So when my evening out with my friend ended, and we'd done the requisite hugs, good to see yous, good luck on your journey, don't let the sharks get you, I drove home to find my husband groggy from an inability to sleep, an "oh, your home?  Your turn to deal with THAT", and a very excited, hopping up and down, "MOMMY's HOME!" coming from my two year old who, I am proud to say,  not being used to her Mommy going out on dates, had not gone to bed at all.  Greeted thus, I quickly stripped off my sexy clothes, climbed into a bed overcrowded with father and baby, and fell into pleasant dreams that couldn't beat my reality anyway.

And if, in another fifteen years, the opportunity arises for me to see this friend again, I'll still probably stress about my clothes choice, put on sexy underwear, remind my husband that "he was just a friend"... and hope, hope, hope, I still get that same thrill.

Tuesday, April 17, 2012

In Memory...

The fourth anniversary of my Grandmother's death came and went.  I didn't notice any posts on Facebook; I didn't spend any time in silent, tearful reflection of her life; in fact, I didn't even think of it.  And while I am, in a way, ashamed to admit that... I think that's how it should be... for me.

My Grandmother's death was the first death that I ever dealt with. I'd lost a great-grandmother many years previously, when I was too young to mourn.  I'd lost a dear neighbor-grandmother-type while I was in college, but a few tears and a few hours of mourning, and I moved on.  I'd known people who had died, but no one who I had loved.  So when G-Ma passed, it was a learning experience for me.  A time of discovering how to miss someone close to you;  how to love someone even after they are gone forever.  Most importantly, it was a time of figuring out how a family continues to move, rotate around each other, and grow without their Matriarch.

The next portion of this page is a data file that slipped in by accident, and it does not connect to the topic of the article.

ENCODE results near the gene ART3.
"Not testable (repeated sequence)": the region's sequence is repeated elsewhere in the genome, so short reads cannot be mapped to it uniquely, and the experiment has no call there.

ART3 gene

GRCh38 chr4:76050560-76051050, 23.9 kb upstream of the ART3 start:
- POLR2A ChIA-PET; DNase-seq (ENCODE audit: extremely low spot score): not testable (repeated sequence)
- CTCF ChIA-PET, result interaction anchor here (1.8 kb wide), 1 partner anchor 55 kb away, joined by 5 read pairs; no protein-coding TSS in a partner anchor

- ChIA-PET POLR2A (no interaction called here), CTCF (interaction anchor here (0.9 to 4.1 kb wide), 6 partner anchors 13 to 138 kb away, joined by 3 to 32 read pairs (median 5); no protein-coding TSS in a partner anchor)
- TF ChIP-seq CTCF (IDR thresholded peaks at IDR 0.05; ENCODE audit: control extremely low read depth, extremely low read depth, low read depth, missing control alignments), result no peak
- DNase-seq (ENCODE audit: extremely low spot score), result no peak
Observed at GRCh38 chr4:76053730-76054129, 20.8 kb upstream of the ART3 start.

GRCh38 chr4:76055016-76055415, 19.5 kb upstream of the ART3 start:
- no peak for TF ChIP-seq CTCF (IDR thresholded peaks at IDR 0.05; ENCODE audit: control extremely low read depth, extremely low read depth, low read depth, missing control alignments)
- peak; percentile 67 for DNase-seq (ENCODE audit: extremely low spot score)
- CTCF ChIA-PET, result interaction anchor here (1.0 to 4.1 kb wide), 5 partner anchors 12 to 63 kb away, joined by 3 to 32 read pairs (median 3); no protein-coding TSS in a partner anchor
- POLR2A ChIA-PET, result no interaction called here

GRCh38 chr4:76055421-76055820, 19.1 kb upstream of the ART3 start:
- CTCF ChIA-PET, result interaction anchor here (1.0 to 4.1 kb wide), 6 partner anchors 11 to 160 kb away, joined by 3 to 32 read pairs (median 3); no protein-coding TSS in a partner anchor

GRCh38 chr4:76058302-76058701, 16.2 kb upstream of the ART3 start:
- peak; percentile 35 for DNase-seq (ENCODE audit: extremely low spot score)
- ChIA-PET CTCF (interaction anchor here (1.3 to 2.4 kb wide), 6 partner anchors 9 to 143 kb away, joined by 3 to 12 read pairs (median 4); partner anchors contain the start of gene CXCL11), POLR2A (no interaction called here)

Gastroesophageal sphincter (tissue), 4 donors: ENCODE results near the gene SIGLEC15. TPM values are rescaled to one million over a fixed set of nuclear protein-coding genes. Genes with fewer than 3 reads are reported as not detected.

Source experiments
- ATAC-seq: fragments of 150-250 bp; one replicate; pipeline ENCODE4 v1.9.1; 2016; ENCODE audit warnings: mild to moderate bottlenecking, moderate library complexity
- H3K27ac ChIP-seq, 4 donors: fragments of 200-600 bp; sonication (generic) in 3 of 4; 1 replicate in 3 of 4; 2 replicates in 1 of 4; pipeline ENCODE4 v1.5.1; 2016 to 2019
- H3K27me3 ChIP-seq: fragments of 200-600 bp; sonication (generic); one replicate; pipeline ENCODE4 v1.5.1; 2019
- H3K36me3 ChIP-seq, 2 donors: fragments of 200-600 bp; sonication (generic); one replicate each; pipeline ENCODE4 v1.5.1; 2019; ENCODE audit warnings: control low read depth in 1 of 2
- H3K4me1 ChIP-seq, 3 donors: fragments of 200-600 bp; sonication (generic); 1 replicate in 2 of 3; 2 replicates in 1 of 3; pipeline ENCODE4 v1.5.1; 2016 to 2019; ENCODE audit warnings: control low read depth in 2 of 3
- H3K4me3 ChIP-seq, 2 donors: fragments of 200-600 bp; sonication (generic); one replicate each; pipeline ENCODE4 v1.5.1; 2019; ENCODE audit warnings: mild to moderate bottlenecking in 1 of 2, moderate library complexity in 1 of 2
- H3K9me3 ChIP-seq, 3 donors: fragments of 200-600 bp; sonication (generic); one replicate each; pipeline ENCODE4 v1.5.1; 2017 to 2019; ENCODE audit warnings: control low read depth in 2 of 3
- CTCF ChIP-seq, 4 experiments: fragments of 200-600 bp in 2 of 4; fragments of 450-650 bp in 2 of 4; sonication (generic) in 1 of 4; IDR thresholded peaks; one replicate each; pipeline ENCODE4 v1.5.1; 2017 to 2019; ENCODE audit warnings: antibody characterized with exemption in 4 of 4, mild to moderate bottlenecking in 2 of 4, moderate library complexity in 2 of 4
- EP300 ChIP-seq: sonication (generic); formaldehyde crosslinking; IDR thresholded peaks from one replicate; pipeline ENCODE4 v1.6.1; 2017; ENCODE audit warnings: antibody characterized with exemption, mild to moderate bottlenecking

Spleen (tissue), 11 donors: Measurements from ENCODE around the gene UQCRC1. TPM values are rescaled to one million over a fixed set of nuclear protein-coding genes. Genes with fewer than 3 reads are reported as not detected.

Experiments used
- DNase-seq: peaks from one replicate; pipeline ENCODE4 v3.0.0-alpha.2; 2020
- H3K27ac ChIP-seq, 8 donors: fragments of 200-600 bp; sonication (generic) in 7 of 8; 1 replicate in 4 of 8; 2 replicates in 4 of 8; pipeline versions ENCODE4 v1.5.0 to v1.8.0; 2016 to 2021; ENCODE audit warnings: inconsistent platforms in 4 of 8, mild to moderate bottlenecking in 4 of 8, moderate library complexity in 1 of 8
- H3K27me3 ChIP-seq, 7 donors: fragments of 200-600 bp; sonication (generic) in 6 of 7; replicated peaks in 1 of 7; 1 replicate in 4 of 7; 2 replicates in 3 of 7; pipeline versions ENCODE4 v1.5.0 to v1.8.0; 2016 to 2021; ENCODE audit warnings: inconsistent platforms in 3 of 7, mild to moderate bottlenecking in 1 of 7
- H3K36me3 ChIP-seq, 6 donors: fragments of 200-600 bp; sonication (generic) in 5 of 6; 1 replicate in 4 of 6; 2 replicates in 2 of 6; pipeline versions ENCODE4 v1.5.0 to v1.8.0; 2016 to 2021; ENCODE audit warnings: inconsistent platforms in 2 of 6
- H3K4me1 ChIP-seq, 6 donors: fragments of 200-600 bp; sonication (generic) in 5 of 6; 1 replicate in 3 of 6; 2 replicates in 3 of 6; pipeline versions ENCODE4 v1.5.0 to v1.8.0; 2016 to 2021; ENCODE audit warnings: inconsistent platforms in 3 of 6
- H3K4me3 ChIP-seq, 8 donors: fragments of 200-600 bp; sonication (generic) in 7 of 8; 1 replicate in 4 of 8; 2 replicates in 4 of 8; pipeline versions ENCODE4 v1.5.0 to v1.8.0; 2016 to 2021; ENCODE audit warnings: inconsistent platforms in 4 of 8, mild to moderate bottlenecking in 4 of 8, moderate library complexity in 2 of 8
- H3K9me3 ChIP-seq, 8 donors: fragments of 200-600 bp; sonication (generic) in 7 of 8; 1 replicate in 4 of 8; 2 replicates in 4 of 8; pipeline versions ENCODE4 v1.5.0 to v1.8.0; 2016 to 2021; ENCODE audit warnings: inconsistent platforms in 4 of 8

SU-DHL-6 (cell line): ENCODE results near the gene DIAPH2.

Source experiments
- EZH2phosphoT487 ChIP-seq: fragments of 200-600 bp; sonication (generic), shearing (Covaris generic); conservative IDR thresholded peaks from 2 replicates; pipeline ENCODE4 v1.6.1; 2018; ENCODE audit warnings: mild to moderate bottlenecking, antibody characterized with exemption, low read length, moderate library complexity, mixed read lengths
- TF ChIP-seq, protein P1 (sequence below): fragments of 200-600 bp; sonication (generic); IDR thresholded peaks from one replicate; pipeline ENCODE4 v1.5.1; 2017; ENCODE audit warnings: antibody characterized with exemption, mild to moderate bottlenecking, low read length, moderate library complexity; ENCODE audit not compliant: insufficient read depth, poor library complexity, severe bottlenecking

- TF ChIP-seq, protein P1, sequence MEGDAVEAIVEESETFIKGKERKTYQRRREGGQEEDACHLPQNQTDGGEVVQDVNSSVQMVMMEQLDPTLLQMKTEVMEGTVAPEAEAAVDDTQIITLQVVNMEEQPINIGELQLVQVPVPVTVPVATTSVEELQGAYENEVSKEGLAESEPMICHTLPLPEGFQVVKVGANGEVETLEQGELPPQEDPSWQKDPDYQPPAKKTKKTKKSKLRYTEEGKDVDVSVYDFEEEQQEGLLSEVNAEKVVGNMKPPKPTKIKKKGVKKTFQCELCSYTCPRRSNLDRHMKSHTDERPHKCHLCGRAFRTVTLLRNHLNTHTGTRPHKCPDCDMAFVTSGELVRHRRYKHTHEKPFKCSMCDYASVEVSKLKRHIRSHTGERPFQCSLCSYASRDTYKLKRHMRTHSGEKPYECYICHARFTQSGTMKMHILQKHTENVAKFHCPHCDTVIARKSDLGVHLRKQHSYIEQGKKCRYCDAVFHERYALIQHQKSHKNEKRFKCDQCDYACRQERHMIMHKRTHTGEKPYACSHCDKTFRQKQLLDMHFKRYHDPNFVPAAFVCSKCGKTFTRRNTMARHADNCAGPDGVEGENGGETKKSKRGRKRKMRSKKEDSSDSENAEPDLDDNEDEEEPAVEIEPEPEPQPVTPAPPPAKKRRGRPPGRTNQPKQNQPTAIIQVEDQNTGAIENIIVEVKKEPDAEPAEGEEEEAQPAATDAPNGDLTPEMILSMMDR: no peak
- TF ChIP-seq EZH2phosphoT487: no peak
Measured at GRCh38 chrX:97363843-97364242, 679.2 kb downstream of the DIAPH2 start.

My Grandmother died in April, a time most often reserved for life and growth.  My third child, Kolbie, was three months old.  Because we were in Maryland and Grandma was in Florida, I had not yet had the opportunity to introduce Grandma to her newest great-grandchild, although she had already made herself an active presence in the baby's life.  Gifts in the mail (a blanket that Kolbie carries with her reminescent of Linus), new clothes, and, most fondly remembered, phone call after phone call during my pregnancy suggesting baby names.  I have to laugh when I think of some of her suggestions... but I can guarantee she laughed when she heard what name we'd chosen.  Needless to say, "Kolbie" wasn't on her list.

I missed introducing my sweet baby girl to my grandmother by a matter of hours.  We received the news that she had passed as we were boarding the plane at Dulles.   Although we weren't shocked that she was gone, I think there was also a sense of disbelief.  I know for me, I found it hard to believe that someone was dead if I couldn't see their absence immediately.  It wasn't until we arrived in Florida, arrived in the midst of mourning and funeral arrangements and family members moving around attempting to deal with their individualized pain that I think the non-logical aspect of her loss hit me.  But even then, I think it was primarily logic that caused me to mourn-- knowing that she was dead.  Or is it the knowing that she wouldn't be coming back?